Over the next 30 years, around 18,000 hectares of native vegetation is expected to be cleared in metropolitan Perth to accommodate the state’s growing population. In order to improve the level of protection afforded to the environment, while ensuring economic development can proceed, the WA State Government has commenced work on preparing a Strategic Assessment for the Perth-Peel Region (SAPPR). Synergies was engaged to assist with evaluating the costs and benefits of the proposed Strategic Assessment, and to examine options for funding the new system of assessment and approvals.
Over the next 30 years, around 18,000 hectares of native vegetation is expected to be cleared in metropolitan Perth to accommodate the state’s growing population. This will place increasing pressure on the current environmental approvals system, and is expected to give rise to increasing costs to land developers as clearing offsets become more expensive to acquire.
Under existing environmental approvals processes, development projects can be subject to both State and Commonwealth environmental assessment, which significantly increases the cost of both development and environmental protection. Project assessments are also undertaken on a project-by-project basis, making it challenging to manage the cumulative environmental impacts of development across a region over time.
In order to address this, the Australian Government and the WA Government have formally agreed to undertake a strategic assessment of the Perth and Peel regions. Strategic assessments are a statutory provision under the Environment Protection and Biodiversity Conservation Act 1999 (EPBC Act) and enable a ‘big picture’ approach to environmental protection.
The purpose of the Strategic Assessment is to streamline environmental assessment and approvals processes, and to holistically manage environmental impacts through a strategic approach to avoidance, mitigation and conservation actions.
In contrast to the existing project-by-project assessment process, the Strategic Assessment framework will enable a coordinated, landscape-scale approach to commitments relating to State environmental factors and Commonwealth matters of national environmental significance. It will also enable compliant developments to be approved entirely at the State level, removing the need to refer proposals to the Commonwealth.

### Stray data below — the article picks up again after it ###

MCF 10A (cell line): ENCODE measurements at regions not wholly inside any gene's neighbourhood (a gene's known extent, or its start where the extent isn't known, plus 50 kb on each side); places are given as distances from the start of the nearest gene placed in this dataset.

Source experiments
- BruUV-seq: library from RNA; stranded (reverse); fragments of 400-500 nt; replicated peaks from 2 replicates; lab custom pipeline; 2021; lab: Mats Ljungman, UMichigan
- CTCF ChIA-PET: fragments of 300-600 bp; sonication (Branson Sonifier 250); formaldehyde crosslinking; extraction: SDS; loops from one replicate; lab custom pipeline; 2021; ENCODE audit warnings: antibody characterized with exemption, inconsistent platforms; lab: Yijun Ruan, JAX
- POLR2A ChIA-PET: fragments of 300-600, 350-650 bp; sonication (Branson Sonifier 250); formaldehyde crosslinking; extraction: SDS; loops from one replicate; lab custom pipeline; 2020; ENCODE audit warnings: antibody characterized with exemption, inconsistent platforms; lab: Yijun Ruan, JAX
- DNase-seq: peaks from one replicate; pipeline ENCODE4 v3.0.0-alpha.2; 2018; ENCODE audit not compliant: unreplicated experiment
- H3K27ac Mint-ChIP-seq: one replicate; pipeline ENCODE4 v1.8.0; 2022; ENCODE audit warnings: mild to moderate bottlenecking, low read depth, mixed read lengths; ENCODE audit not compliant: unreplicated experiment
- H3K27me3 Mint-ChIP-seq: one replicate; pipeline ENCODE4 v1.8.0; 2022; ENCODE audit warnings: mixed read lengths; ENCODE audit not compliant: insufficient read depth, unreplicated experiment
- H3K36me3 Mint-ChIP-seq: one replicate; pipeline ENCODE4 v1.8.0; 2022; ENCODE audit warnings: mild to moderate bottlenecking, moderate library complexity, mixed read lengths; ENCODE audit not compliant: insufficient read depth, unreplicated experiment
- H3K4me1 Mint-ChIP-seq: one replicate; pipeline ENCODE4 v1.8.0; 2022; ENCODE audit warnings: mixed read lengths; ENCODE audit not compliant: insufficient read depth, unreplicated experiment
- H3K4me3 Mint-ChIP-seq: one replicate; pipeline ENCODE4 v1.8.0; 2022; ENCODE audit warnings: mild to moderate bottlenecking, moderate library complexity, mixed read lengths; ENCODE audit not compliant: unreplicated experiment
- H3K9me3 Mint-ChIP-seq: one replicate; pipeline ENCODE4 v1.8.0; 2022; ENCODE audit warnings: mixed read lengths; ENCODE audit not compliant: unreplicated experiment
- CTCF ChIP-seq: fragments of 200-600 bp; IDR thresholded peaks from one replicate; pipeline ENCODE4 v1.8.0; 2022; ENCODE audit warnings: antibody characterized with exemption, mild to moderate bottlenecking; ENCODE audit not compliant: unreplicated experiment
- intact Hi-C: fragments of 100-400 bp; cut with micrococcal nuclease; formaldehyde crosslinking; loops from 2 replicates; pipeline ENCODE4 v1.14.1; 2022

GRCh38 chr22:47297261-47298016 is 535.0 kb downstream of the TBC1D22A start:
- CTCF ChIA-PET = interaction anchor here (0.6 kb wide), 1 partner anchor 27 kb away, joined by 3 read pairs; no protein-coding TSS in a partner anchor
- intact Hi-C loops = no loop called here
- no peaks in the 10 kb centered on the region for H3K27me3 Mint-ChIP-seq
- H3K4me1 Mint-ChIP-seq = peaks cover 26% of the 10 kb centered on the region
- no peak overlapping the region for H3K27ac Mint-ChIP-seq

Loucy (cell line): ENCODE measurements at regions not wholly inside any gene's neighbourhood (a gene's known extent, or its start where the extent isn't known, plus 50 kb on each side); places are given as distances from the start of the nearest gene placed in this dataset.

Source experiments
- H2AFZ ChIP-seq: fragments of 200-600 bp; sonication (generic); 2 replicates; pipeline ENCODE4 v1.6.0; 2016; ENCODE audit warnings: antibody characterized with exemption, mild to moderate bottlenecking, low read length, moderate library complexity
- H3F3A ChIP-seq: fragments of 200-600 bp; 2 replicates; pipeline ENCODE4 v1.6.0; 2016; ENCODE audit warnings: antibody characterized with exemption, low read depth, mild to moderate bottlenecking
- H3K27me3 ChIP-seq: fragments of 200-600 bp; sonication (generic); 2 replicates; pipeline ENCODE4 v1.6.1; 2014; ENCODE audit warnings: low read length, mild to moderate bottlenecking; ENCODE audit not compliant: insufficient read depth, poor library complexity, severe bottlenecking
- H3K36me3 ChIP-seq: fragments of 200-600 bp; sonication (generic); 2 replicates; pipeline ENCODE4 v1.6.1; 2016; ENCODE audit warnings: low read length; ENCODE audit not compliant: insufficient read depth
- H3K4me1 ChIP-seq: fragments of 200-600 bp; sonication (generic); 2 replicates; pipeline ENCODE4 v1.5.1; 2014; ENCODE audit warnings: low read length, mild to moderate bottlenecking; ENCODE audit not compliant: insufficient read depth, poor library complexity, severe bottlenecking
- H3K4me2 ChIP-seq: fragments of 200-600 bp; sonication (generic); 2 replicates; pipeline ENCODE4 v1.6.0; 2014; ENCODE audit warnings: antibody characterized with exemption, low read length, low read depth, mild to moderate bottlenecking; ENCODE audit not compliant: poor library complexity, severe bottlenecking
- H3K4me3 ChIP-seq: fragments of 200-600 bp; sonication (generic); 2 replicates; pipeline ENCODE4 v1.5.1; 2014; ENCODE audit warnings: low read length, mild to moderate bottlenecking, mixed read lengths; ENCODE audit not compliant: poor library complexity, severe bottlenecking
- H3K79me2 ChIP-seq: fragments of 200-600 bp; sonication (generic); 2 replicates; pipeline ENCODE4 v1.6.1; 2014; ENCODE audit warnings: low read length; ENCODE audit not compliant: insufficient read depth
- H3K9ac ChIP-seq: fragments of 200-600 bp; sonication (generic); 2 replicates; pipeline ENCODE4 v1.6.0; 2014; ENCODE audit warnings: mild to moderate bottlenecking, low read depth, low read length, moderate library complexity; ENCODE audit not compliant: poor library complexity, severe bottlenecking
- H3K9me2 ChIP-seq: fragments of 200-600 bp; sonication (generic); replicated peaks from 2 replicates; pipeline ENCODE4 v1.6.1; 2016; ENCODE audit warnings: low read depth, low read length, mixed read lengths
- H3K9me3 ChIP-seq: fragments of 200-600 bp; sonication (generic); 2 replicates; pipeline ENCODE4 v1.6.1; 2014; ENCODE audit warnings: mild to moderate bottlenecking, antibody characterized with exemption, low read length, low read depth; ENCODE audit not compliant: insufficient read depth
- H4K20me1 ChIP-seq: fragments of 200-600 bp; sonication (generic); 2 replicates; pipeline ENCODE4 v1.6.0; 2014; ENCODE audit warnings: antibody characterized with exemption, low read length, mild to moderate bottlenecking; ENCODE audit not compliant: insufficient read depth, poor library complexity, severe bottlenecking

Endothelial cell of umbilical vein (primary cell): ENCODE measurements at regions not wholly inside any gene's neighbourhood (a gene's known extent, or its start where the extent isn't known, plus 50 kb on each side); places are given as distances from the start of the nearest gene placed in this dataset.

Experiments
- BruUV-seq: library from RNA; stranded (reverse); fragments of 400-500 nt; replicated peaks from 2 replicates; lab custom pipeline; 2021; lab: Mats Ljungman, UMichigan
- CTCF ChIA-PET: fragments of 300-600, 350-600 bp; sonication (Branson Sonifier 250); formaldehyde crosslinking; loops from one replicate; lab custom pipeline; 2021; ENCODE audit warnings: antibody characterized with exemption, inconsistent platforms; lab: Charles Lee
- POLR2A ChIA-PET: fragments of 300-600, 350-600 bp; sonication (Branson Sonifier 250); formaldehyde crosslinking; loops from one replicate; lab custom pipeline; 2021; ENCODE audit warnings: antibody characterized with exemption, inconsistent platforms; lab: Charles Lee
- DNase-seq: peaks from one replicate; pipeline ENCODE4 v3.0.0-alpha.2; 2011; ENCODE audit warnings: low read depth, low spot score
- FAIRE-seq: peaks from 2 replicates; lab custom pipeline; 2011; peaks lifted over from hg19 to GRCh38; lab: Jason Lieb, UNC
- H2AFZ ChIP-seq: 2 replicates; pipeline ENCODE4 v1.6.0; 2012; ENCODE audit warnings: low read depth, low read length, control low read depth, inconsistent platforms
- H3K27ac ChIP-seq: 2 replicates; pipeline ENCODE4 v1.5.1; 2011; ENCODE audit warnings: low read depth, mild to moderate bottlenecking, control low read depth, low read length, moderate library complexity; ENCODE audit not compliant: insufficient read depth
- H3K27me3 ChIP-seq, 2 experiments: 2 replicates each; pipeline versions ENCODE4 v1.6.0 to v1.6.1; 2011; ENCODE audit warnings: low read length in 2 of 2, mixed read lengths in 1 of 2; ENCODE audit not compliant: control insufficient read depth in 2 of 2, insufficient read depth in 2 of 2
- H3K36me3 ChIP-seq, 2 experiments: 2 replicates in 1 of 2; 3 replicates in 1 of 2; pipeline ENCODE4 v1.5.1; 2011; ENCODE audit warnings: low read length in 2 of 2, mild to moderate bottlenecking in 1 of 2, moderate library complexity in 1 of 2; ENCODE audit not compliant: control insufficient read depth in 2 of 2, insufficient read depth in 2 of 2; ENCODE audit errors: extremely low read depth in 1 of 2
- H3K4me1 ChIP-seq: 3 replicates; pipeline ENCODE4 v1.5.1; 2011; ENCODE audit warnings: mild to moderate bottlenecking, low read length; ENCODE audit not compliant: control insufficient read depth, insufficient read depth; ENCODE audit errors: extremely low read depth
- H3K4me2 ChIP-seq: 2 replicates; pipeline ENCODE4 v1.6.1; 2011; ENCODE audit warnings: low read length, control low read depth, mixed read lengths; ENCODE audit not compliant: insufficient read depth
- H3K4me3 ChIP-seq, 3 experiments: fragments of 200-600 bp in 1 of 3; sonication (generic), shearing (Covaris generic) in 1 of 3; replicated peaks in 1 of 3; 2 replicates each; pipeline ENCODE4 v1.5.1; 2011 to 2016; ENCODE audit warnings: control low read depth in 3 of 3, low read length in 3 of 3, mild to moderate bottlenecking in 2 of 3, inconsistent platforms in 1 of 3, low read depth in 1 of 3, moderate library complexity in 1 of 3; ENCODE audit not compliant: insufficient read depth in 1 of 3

As with all major policy reforms, the benefits of adopting a new system need to be evaluated against the costs. Synergies was engaged by the Department of Premier and Cabinet to undertake a comprehensive cost benefit analysis (CBA), including an investigation of the distribution of costs and benefits across different stakeholders.
The CBA commenced with cataloguing of the types of costs and benefits that may accrue over time as a result of SAPPR.
We found that the new system is expected to deliver considerable cost efficiencies for Government, reduced environmental approval times, and greater certainty and predictability for developers and other land users with regard to environmental mitigation and offsets. The new system is also expected to produce greater conservation security and better environmental outcomes.
Against these benefits are a suite of implementation costs, including up-front government acquisition of native bush land for inclusion in the conservation estate and land rehabilitation works.
Synergies consulted with relevant government agencies, developers, and environmental consultants to estimate the quantum of these costs and benefits. All impacts were evaluated relative to a ‘base case’ in which land continues to be cleared, with development projects requiring approval under the current system of State and Commonwealth approvals.
Costs and benefits under a range of scenarios were calculated and converted to net present values using a social discount rate.
The CBA demonstrated that while the SAPPR will involve considerable costs to implement, the costs to government and developers of managing environmental approvals under current arrangements will be even greater, even after allowing for the effect of discounting to account for the fact that some of the benefits will take time to be realised.
SAPPR has the potential to deliver substantial economic benefits out to 2050, mostly in the form of reduced offset costs and faster approval times for developers. Environmental benefits were identified in our analysis, but not quantified in monetary terms.
While the economic case for SAPPR is sound, the WA State Government is presently undertaking further investigation into a number of implementation issues.